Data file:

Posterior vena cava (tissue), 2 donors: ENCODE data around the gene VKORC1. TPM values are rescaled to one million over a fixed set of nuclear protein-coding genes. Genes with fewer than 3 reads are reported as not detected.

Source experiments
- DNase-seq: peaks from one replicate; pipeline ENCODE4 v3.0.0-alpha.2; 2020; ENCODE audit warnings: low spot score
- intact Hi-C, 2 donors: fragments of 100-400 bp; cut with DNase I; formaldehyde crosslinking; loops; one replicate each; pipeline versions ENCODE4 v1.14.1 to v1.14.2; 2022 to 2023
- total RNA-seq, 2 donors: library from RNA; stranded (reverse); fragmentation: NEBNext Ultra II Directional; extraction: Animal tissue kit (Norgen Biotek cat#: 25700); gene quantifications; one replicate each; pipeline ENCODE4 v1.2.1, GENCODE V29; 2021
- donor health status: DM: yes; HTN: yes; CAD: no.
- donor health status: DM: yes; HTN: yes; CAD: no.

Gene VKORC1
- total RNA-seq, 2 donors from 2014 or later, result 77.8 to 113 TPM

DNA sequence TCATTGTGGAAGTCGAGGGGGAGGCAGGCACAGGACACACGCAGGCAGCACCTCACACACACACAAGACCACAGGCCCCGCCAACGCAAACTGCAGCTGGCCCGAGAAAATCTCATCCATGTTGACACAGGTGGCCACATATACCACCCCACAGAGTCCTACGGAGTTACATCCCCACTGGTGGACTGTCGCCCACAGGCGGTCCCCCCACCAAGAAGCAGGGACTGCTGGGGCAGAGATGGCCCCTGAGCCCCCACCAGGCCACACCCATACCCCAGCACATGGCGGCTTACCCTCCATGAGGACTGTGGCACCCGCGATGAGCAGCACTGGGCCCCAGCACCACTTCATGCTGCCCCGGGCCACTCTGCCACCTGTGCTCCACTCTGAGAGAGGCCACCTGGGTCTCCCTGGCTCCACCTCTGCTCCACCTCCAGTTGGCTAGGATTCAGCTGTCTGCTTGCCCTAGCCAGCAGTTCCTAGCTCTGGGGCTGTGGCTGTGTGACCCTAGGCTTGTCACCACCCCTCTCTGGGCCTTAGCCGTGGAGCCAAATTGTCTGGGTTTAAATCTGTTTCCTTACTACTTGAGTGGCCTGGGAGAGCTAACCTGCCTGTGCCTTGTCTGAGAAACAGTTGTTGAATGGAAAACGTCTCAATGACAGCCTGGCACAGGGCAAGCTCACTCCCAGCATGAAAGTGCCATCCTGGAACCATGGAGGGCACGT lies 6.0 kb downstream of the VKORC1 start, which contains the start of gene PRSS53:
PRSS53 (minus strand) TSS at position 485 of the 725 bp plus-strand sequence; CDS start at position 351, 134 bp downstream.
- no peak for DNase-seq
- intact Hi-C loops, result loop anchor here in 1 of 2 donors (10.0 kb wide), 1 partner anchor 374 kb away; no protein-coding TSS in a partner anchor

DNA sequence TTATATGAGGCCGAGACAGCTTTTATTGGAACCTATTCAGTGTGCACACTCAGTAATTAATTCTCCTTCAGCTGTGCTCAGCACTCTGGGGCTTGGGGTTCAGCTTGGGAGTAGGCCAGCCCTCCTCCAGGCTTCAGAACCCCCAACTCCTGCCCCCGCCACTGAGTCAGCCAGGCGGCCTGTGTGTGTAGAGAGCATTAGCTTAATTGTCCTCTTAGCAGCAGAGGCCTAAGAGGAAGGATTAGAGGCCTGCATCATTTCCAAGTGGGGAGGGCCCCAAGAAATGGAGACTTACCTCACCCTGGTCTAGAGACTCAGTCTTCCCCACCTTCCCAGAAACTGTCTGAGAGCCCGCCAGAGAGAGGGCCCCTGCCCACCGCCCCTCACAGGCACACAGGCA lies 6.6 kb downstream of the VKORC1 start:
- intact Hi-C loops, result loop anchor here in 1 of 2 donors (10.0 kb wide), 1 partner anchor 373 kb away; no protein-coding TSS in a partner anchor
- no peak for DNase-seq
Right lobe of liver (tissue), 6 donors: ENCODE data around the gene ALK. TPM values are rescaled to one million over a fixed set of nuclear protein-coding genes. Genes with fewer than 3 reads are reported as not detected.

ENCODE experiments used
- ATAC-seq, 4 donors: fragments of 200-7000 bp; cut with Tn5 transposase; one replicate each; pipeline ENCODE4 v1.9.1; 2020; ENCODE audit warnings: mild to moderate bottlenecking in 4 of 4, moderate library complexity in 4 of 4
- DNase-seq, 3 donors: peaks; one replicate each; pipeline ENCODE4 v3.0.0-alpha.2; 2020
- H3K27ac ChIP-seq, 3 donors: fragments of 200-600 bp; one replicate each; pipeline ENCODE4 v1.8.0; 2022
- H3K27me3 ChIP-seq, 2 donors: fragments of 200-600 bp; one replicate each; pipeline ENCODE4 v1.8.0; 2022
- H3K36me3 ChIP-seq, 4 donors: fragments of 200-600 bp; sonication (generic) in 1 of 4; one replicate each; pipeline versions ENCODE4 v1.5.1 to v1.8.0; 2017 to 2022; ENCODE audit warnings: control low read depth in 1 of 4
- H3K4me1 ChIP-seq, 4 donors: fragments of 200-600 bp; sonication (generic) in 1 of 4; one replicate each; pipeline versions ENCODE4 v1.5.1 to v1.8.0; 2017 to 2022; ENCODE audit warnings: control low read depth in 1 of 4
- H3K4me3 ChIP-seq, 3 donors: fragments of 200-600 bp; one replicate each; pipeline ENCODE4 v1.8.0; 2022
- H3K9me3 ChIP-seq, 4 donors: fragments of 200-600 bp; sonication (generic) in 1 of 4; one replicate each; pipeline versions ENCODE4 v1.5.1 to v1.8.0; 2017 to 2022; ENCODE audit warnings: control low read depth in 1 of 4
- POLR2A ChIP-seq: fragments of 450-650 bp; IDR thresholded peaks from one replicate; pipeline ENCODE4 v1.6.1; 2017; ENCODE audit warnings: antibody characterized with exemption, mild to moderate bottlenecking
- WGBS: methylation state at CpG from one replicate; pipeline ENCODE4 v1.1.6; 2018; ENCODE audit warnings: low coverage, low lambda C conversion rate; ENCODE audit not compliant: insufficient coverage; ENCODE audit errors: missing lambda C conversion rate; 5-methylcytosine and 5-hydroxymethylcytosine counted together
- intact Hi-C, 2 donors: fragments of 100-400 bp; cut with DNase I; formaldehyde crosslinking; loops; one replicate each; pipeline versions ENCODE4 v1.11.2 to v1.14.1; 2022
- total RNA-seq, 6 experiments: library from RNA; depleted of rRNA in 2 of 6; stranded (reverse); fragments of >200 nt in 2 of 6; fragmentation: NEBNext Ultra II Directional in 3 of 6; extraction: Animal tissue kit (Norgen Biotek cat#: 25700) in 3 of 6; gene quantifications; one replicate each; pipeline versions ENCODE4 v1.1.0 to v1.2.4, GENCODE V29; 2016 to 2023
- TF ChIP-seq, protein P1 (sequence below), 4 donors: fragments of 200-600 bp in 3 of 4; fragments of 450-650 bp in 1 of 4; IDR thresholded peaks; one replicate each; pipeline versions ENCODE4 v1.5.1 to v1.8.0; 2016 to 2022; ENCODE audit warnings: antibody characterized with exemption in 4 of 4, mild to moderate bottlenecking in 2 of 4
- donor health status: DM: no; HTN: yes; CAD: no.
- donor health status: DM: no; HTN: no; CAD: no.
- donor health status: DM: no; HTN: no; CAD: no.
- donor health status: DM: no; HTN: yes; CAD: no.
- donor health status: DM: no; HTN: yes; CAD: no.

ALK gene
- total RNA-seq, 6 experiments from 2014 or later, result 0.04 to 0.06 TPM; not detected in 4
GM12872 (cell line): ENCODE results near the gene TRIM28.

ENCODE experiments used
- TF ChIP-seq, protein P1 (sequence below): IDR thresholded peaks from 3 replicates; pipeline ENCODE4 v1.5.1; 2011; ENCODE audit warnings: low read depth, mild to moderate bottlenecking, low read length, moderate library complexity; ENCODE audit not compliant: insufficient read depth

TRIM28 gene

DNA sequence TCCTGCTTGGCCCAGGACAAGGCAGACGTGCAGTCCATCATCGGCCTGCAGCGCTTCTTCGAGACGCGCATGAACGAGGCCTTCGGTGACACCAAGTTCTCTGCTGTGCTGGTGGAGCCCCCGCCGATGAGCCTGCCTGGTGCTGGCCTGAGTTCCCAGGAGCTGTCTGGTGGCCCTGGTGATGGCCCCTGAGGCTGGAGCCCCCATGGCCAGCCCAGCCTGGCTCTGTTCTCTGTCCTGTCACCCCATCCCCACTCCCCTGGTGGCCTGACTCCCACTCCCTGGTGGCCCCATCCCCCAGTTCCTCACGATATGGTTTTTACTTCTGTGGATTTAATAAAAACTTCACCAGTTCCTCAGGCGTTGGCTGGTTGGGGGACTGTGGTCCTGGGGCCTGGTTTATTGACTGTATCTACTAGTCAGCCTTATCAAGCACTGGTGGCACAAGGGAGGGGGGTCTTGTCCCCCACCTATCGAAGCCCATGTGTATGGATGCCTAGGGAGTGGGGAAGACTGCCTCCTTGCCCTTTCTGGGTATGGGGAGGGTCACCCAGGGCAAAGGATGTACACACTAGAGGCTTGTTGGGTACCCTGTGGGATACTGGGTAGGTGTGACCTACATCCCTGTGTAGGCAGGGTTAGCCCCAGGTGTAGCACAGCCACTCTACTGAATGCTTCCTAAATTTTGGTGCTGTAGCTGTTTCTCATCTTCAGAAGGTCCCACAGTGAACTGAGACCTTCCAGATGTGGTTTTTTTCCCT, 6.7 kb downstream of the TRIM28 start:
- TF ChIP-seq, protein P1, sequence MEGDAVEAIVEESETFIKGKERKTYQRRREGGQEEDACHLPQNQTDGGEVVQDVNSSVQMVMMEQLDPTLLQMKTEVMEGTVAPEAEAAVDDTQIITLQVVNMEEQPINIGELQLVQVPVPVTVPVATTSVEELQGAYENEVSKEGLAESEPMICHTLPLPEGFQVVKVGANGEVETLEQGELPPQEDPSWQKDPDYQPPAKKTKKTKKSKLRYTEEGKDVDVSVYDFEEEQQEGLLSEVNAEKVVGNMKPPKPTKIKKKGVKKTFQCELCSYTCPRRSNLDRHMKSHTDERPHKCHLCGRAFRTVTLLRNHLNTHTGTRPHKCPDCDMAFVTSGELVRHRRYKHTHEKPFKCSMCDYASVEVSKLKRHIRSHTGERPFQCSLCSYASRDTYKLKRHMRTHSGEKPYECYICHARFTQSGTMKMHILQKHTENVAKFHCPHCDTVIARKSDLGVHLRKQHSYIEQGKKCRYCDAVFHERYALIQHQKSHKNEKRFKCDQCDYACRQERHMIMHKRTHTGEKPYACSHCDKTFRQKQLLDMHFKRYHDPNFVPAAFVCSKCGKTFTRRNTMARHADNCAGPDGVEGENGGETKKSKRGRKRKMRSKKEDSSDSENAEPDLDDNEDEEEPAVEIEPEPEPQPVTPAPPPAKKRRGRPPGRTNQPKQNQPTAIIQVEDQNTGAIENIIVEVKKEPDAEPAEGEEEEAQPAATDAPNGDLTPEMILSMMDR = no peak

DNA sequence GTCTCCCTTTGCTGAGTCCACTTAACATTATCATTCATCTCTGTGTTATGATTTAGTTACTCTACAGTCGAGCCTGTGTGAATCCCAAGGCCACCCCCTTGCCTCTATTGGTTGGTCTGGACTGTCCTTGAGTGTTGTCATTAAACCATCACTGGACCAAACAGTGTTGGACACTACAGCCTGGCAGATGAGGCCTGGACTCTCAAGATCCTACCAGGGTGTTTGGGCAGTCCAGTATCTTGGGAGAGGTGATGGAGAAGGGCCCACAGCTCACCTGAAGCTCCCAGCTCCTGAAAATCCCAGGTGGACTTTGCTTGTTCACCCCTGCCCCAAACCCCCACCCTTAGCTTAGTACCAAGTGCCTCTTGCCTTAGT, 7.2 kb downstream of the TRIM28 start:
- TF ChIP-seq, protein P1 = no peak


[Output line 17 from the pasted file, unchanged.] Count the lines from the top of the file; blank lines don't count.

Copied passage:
Right lobe of liver (tissue), 6 donors: ENCODE data around the gene ALK. TPM values are rescaled to one million over a fixed set of nuclear protein-coding genes. Genes with fewer than 3 reads are reported as not detected.